The invention is based on the insight of replacing the lifting arm by an articulated construction consisting of the lifting arm and an auxiliary arm connected thereto. The auxiliary arm, in turn, is connected to the frame. In this way it is possible to execute a large number of different movements at the ends of the lifting arm, which is gripped by the patient. Such gripping can take place either by attachment means such as grab bars or a strap which is fastened to the ends of the lifting arm, or by both said means.
As a result of the articulated construction it is, for example, possible when raising a person from a seated position first to let said person move essentially forwards towards the device and then move essentially upwards, that is to say in the vertical direction.
This is in contrast to the device according to the above mentioned Netherlands Application for opposition purposes 190 471, in which the first part of the movement will always be essentially vertical or, in an extreme case, horizontal in the direction away from the device.
The movement which is possible using the device according to the invention is much more natural and stimulates the person concerned to cooperate in being raised, so that his or her muscle function is maintained and/or trained as far as possible.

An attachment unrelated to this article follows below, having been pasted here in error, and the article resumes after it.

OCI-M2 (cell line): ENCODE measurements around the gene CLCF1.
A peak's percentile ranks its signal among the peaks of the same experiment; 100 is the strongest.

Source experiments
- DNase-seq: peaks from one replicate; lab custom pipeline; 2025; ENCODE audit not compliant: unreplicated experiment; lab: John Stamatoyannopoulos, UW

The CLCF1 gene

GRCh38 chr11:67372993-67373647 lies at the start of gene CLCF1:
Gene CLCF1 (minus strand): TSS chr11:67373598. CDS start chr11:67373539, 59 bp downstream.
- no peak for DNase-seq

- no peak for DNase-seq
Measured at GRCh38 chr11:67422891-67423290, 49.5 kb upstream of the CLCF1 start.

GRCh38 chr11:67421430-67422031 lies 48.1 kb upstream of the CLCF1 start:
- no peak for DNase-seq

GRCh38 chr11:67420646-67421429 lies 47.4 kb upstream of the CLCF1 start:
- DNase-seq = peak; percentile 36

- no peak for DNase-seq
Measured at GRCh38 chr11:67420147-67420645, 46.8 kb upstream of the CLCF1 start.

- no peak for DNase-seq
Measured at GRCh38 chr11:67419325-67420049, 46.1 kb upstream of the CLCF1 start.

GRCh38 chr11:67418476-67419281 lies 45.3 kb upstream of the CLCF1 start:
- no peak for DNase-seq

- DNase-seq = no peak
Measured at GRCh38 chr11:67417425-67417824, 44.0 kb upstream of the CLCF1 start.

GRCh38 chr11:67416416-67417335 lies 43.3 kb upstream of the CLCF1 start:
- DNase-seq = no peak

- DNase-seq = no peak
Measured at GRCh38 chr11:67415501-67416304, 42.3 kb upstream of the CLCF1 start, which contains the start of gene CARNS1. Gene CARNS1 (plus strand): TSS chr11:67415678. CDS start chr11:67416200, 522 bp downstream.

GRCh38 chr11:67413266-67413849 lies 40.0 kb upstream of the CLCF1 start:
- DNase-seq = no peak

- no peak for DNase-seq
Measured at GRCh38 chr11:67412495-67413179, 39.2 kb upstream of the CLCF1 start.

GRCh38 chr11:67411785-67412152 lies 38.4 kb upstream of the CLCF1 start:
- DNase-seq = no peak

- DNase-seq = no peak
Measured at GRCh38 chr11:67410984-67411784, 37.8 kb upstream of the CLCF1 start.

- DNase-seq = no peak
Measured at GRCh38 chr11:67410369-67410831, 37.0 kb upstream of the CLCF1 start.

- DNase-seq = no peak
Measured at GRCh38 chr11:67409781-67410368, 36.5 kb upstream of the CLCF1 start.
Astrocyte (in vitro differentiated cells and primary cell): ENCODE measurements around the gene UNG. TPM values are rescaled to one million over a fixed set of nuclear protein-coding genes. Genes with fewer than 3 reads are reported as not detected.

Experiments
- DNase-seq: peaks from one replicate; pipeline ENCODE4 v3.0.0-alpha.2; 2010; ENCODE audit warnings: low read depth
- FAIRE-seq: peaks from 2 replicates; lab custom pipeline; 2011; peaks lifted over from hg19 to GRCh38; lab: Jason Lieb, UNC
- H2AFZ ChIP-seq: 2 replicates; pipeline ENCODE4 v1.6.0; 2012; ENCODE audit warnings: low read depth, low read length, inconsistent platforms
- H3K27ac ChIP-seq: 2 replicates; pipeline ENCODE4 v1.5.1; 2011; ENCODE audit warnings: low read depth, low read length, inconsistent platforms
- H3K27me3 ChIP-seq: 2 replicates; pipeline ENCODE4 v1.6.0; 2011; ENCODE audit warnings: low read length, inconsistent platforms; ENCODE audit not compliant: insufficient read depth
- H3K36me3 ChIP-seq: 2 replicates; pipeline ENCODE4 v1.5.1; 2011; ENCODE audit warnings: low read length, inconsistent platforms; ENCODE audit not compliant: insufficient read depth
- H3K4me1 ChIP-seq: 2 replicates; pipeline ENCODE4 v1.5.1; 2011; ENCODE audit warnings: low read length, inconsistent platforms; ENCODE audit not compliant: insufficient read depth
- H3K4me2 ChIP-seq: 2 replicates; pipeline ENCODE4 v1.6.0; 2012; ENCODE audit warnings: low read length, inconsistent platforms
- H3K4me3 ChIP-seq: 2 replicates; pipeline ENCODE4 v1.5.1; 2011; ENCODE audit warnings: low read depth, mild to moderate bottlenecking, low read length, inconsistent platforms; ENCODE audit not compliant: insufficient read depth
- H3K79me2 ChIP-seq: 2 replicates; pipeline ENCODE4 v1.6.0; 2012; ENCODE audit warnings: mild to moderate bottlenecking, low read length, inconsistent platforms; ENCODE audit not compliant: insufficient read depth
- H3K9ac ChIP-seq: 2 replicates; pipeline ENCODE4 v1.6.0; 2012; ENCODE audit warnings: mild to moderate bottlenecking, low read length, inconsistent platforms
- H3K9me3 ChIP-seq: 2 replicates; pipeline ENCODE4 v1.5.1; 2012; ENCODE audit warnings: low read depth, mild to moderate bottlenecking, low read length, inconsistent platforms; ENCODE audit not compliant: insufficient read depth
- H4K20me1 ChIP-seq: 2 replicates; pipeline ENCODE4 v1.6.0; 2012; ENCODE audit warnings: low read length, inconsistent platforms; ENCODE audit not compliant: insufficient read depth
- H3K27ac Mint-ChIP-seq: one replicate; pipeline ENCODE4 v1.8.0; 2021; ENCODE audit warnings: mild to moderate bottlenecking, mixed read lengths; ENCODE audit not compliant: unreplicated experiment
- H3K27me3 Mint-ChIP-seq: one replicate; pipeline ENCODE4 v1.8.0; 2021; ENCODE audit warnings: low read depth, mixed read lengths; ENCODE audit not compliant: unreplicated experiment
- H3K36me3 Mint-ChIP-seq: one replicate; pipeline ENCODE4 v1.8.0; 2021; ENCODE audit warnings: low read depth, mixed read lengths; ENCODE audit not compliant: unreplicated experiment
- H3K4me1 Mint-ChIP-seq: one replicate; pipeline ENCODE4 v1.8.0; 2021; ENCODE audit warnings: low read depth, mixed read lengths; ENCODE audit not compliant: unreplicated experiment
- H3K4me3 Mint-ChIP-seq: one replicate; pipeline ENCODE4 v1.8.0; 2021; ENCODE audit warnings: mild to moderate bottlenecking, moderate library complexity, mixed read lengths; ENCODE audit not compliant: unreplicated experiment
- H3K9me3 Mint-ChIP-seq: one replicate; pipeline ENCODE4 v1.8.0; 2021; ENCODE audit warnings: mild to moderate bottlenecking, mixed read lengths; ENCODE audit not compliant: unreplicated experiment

Moreover, this construction offers the possibility of following a different path when moving from the standing position into the seated position. In such a case it is possible for the patient first to be moved from the standing position horizontally to above the seat and then be moved vertically.
It must be understood that numerous other seated/standing/seated paths are also possible with the construction according to the invention.
The means for controlling the movement of the lifting arm from the frame preferably comprise a rod transmission. Because said rod transmission will in practice largely be under tensile stress, a more flexible transmission is likewise possible. Preferably, a safety device is fitted to prevent the person from being trapped between the arm and his or her chair.
If a rod transmission is used, two rods hingeably connected to one another are preferably fitted, one of said rods being pivotably mounted in the hinge point of the auxiliary arm in the frame. In this way the force needed to move the lifting arm essentially bypasses the auxiliary arm. Consequently, independent movement of auxiliary arm and lifting arm is relatively simple to achieve because movement of the one arm has no effect on the operating force on the other arm.